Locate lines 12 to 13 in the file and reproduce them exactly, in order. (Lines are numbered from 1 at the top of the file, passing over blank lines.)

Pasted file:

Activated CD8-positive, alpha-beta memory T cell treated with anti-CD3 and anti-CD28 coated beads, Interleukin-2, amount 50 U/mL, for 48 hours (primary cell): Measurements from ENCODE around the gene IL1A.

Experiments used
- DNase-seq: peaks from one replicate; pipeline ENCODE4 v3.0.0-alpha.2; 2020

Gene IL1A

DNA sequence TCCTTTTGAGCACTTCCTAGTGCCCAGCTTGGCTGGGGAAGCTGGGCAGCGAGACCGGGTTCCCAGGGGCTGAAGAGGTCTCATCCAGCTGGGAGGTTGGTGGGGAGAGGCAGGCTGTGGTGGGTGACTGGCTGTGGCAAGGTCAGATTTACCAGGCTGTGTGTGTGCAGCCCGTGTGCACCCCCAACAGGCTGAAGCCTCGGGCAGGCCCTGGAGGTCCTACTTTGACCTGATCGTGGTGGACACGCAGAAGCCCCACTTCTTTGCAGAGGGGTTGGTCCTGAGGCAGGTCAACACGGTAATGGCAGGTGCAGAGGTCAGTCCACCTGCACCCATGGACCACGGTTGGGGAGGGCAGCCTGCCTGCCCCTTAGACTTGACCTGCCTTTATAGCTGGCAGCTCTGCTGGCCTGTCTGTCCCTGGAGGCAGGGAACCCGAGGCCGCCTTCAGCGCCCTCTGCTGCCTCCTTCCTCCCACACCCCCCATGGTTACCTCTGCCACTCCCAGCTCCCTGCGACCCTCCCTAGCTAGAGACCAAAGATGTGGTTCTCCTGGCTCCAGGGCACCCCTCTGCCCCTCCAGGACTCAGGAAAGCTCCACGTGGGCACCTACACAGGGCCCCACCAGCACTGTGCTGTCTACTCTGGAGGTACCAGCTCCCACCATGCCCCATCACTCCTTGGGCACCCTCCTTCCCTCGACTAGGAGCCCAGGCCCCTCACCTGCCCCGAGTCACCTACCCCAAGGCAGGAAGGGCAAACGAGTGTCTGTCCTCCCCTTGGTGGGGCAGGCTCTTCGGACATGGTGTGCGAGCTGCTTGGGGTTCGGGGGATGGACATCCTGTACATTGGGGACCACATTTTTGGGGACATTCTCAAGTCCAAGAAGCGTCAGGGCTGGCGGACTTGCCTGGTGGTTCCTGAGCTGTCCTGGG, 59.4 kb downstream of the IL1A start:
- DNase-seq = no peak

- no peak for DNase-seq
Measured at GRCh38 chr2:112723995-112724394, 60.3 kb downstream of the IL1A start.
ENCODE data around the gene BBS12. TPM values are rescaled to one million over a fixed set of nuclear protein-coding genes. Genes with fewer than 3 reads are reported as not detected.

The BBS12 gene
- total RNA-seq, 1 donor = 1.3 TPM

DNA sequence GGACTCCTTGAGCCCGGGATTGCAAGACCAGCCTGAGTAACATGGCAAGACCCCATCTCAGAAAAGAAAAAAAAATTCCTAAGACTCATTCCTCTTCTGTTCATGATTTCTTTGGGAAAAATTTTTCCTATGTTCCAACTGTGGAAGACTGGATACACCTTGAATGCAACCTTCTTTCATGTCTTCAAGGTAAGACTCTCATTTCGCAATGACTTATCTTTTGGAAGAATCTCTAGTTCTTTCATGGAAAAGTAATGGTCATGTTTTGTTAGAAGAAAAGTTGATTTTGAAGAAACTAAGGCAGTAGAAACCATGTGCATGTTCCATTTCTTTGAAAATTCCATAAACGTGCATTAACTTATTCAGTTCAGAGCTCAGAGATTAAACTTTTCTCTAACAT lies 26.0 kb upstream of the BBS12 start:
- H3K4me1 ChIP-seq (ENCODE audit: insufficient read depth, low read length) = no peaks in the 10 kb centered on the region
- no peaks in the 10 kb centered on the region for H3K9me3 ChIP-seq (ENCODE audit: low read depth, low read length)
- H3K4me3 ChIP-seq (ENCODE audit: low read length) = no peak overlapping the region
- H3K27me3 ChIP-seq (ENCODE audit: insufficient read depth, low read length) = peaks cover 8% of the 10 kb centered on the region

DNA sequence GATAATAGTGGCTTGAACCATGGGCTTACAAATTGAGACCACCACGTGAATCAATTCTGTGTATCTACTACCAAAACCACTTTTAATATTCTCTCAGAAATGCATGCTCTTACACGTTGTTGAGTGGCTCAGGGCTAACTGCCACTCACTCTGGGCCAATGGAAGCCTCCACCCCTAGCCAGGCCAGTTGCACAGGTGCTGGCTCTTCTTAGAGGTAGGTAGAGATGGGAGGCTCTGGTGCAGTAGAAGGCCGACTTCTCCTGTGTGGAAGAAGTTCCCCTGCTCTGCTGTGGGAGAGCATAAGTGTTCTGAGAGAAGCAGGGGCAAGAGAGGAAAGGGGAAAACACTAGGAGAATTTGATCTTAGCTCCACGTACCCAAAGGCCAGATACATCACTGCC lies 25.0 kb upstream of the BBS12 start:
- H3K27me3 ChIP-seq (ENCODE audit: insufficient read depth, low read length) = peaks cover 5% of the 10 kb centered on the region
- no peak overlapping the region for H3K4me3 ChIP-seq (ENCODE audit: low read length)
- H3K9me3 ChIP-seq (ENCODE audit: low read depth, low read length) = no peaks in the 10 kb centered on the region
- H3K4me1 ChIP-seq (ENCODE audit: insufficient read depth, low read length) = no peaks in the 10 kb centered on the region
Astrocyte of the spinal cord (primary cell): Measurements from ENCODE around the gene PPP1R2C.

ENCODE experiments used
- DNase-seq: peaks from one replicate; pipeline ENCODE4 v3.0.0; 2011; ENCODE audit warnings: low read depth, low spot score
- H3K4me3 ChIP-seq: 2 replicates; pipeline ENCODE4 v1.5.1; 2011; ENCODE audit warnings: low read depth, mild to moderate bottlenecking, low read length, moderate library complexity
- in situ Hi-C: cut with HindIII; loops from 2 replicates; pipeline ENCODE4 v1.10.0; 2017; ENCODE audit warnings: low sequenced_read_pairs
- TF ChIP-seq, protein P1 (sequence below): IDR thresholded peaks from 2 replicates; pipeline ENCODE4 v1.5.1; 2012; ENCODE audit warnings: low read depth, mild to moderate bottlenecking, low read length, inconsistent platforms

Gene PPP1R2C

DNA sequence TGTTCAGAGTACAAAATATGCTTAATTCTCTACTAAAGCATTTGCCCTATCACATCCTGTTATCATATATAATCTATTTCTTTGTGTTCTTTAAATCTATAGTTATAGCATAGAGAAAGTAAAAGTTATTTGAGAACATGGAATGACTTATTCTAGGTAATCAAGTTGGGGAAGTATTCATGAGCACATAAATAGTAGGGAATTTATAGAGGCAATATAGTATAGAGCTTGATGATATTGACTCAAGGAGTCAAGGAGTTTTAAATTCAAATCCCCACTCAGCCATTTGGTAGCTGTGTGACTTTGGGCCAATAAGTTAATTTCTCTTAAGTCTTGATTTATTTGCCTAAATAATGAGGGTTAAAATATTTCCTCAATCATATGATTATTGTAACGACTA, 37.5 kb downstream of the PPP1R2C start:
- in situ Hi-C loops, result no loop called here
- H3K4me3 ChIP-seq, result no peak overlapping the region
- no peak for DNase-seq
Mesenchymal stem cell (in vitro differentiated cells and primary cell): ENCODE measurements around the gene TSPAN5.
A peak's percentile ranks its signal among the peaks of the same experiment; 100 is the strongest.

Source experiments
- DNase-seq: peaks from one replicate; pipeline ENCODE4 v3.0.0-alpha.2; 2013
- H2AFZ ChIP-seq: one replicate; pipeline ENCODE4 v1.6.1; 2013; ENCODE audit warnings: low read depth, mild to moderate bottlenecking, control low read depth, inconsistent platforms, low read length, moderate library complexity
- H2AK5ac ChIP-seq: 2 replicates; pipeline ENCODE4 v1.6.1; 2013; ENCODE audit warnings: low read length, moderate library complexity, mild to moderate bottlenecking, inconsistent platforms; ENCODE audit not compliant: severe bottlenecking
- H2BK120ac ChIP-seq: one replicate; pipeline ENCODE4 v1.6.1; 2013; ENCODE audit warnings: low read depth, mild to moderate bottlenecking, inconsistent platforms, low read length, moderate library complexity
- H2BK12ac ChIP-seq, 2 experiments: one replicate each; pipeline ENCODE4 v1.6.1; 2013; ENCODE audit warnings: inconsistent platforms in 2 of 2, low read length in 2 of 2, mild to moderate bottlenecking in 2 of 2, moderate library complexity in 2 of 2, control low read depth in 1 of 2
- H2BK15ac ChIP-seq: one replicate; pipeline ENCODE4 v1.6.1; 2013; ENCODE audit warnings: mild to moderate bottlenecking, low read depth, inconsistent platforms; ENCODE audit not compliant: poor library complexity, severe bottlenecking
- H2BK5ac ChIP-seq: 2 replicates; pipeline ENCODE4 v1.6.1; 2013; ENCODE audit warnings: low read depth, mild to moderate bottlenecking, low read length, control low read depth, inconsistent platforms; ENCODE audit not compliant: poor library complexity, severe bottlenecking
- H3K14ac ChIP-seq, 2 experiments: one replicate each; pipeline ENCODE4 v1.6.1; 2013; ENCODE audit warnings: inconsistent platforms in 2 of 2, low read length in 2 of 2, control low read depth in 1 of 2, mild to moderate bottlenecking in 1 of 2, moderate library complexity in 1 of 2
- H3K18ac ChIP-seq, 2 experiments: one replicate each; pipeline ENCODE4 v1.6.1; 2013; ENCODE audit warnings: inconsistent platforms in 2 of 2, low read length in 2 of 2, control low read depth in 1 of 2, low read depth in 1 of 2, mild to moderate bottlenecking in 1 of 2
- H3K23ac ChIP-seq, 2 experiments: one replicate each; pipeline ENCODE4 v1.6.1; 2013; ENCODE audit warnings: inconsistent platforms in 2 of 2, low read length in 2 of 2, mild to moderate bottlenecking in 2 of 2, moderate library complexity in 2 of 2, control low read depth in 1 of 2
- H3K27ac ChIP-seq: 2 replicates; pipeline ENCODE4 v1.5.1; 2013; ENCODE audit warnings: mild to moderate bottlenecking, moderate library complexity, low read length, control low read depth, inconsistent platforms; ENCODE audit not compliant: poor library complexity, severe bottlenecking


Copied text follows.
DNA sequence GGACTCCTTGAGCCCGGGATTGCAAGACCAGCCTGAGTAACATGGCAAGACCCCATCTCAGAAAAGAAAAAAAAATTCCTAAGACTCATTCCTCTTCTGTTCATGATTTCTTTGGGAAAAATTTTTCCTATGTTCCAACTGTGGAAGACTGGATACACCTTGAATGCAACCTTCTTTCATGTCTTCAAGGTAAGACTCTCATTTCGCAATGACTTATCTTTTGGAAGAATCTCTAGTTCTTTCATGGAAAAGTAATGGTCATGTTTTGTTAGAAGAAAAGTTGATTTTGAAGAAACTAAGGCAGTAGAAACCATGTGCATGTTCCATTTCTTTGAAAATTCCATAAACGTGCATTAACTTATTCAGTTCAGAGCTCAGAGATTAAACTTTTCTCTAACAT lies 26.0 kb upstream of the BBS12 start:
- H3K4me1 ChIP-seq (ENCODE audit: insufficient read depth, low read length) = no peaks in the 10 kb centered on the region